Ever get a sharp pain in your back that runs down your leg? Does it stop at the foot, the knee, or the hip? Do me a favor and stand up. Try to touch your toes. Does this make your back or leg pain better , worse or no different? Next, lean backward. Does this make your pain better, worse, or no different? How about when you bend to the left or the right? Depending on the results of this simple home test you could fall into one of several categories regarding back pain and sciatica! Most people have heard of sciatica but don’t really understand what it is, fewer people have heard of piriformis syndrome but we are going to explore them both in this article.
Sciatica has been used as a general term for many years and is defined as any pain that radiates from the back down into one leg or the other, following the sciatic nerve, hence “sciatica.” The general term of “Sciatica” does not tell us the cause of the pain and can be further broken down into “discogenic pain” or Piriformis Syndrome. Discogenic pain is pain that is caused by the disc, which are 80% water. This means that the laws of fluid dynamics are at play which dictate that fluids will move from high pressure to low pressure, along the path of least resistance. Essentially the disc (which is the cushion between the bones of the spine called vertebrae) can be encouraged to move in any direction given your posture! If you are always leaning forward to work on the computer or play on your phone, then the front of the disc has more pressure on it than the back, thus the disc bulges toward to back. It hits a barrier and has to glide to the left or the right. When this happens, it closes down the space where the nerves live and can cause them to get irritated, resulting in pain in the back or into the buttock, hip, knee, ankle or foot. Sometimes a person won’t have pain but will have numbness or tingling, or weakness in that leg.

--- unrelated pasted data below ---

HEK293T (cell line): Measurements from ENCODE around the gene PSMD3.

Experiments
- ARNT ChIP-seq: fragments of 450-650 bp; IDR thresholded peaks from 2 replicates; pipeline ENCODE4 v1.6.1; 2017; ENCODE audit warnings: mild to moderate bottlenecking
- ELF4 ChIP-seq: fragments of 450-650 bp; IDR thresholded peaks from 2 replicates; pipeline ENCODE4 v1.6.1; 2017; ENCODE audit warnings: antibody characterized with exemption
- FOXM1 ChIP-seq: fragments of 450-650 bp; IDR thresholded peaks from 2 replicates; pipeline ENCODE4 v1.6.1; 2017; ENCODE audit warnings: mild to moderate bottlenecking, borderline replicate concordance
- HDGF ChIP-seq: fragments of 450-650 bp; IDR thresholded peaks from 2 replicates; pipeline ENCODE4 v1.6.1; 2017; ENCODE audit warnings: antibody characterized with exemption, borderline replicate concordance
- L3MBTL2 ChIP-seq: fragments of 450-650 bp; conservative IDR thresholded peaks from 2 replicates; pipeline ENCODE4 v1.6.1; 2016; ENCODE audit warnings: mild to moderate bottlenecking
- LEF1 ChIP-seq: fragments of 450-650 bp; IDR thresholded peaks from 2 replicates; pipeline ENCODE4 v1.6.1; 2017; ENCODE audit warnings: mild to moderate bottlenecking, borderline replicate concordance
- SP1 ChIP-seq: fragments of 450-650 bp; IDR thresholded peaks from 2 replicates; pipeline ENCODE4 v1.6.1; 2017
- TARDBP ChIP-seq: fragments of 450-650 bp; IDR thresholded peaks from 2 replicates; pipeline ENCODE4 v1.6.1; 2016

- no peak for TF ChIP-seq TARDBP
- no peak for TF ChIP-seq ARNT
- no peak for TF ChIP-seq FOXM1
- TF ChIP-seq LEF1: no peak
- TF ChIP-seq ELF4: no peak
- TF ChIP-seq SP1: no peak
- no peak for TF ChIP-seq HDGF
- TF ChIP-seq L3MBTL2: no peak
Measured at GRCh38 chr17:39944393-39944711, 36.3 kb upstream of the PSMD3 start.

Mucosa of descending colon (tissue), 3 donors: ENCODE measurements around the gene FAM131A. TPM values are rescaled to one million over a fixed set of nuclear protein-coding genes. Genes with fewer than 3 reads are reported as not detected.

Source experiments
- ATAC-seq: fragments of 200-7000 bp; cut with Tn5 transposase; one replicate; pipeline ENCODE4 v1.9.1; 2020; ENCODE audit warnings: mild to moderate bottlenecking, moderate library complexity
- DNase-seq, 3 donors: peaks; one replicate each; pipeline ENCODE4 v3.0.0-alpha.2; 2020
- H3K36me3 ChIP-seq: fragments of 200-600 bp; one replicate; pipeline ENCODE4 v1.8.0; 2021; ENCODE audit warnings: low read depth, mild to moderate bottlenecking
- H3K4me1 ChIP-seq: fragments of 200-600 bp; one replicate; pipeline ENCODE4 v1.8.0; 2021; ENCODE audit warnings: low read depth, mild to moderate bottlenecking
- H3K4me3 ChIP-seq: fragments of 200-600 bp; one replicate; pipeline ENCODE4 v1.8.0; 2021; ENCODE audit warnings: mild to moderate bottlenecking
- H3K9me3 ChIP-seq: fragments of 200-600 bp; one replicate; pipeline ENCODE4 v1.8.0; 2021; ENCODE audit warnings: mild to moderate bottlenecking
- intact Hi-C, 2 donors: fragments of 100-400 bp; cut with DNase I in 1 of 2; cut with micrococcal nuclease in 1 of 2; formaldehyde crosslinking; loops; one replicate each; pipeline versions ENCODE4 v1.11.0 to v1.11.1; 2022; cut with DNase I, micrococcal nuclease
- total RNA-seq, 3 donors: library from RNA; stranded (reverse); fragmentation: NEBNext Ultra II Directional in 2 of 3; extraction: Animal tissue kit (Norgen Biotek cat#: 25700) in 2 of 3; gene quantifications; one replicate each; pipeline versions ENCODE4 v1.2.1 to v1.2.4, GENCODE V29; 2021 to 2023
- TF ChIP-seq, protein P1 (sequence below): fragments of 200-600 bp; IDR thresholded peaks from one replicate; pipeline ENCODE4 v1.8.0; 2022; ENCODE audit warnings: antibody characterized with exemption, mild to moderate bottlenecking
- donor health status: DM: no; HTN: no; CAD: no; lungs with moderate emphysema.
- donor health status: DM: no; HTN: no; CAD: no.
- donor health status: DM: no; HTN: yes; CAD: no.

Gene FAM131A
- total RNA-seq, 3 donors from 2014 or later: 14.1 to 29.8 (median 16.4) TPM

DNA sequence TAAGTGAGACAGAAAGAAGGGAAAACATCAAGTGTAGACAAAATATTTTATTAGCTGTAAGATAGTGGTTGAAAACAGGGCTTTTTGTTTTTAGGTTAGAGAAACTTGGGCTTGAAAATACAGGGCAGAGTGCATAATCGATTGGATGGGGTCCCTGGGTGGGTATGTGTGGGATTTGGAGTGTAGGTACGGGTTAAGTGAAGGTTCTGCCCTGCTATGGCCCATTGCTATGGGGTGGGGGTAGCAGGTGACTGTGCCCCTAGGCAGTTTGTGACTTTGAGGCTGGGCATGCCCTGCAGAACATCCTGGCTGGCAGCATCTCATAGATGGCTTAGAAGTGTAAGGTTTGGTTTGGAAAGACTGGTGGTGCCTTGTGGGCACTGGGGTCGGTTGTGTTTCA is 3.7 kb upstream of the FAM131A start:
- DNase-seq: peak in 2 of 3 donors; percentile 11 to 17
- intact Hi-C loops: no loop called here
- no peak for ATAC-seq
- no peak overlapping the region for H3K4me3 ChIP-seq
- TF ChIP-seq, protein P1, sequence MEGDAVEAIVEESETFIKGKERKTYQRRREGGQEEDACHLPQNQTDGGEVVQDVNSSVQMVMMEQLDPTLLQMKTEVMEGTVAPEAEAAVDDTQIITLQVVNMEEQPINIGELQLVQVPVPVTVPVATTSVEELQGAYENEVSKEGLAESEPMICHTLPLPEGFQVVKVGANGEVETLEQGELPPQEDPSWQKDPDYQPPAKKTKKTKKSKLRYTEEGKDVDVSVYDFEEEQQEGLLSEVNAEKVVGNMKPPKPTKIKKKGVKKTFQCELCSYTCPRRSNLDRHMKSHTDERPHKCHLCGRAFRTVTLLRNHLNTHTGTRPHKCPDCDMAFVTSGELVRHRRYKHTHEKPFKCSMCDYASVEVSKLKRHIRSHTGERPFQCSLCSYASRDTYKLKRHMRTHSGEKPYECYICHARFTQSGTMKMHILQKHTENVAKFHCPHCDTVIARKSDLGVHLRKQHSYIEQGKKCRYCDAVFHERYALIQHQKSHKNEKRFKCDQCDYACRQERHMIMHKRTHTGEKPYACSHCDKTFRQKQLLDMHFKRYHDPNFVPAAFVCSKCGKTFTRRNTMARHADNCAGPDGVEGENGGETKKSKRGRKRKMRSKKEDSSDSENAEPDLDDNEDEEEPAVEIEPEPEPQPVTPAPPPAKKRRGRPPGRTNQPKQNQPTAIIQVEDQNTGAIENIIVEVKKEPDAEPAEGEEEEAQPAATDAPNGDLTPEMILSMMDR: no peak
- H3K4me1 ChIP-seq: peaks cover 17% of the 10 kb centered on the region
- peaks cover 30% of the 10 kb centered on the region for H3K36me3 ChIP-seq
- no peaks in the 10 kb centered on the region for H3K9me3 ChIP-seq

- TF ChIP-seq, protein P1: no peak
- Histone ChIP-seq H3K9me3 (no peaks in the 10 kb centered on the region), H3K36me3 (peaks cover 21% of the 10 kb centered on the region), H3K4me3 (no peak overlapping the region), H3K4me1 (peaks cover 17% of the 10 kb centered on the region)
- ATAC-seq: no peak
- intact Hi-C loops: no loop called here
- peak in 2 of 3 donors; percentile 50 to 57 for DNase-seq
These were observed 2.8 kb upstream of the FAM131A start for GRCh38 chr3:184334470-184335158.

How does Piriformis Syndrome differ? 1st, the piriformis is a triangular muscle that anchors onto the front side of the sacrum (foundation of the spine) and travels out to the hip, creating part of the side wall for the pelvic floor muscles. The piriformis works with several other muscles so we can turn our hip outward (external rotation). Our sciatic nerve runs right next to the piriformis and in some people, actually pierces through it so you can imagine what happens if the piriformis gets tight or even goes into spasm and grabs the sciatic nerve, giving it a good squeeze! The resulting pain is similar to what you would see if this were a disc problem, same nerve, different part, same results.
Both of these conditions can make it difficult to sleep, get out of bed, up from a chair, or stand for any length of time, but the good news is both of these conditions are reversible if caught soon enough, and some research even suggests that stenosis, disc degeneration and bulges may be a normal part of the aging process. When looking at people my age, 50, 80% of us have disc degeneration with NO symptoms, and 60% of us have disc bulges with NO symptoms. Bottom line is that if you have back pain and go to get an MRI, chances are they will find something, but it does not mean it is the cause of your pain. This is where physical therapy comes in. An evaluation by a manual physical therapist can help determine the cause of your pain.
If your symptoms are reproducible then your symptoms are reducible.